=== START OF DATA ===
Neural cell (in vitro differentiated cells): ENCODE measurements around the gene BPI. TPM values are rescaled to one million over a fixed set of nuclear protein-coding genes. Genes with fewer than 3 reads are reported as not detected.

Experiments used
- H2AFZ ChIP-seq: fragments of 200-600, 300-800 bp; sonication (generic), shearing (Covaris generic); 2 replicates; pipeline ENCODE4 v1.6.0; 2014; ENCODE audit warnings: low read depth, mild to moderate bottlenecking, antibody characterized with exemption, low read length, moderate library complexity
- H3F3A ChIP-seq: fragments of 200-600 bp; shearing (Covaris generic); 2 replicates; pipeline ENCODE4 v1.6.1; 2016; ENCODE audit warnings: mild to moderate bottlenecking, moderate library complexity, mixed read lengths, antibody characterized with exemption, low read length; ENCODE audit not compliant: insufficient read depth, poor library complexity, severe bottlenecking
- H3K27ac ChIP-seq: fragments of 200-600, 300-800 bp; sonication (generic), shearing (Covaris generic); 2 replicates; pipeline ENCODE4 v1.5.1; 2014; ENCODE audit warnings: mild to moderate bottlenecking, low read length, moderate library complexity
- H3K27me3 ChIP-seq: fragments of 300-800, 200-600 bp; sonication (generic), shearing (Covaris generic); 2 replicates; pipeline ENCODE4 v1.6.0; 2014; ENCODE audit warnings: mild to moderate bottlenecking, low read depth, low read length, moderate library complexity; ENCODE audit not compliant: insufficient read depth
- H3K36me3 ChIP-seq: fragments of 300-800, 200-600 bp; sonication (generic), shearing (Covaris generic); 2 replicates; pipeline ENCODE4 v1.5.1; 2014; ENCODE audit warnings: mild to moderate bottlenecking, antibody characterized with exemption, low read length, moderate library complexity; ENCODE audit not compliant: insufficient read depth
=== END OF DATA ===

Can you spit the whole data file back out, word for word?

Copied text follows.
Neural cell (in vitro differentiated cells): ENCODE measurements around the gene BPI. TPM values are rescaled to one million over a fixed set of nuclear protein-coding genes. Genes with fewer than 3 reads are reported as not detected.

Experiments used
- H2AFZ ChIP-seq: fragments of 200-600, 300-800 bp; sonication (generic), shearing (Covaris generic); 2 replicates; pipeline ENCODE4 v1.6.0; 2014; ENCODE audit warnings: low read depth, mild to moderate bottlenecking, antibody characterized with exemption, low read length, moderate library complexity
- H3F3A ChIP-seq: fragments of 200-600 bp; shearing (Covaris generic); 2 replicates; pipeline ENCODE4 v1.6.1; 2016; ENCODE audit warnings: mild to moderate bottlenecking, moderate library complexity, mixed read lengths, antibody characterized with exemption, low read length; ENCODE audit not compliant: insufficient read depth, poor library complexity, severe bottlenecking
- H3K27ac ChIP-seq: fragments of 200-600, 300-800 bp; sonication (generic), shearing (Covaris generic); 2 replicates; pipeline ENCODE4 v1.5.1; 2014; ENCODE audit warnings: mild to moderate bottlenecking, low read length, moderate library complexity
- H3K27me3 ChIP-seq: fragments of 300-800, 200-600 bp; sonication (generic), shearing (Covaris generic); 2 replicates; pipeline ENCODE4 v1.6.0; 2014; ENCODE audit warnings: mild to moderate bottlenecking, low read depth, low read length, moderate library complexity; ENCODE audit not compliant: insufficient read depth
- H3K36me3 ChIP-seq: fragments of 300-800, 200-600 bp; sonication (generic), shearing (Covaris generic); 2 replicates; pipeline ENCODE4 v1.5.1; 2014; ENCODE audit warnings: mild to moderate bottlenecking, antibody characterized with exemption, low read length, moderate library complexity; ENCODE audit not compliant: insufficient read depth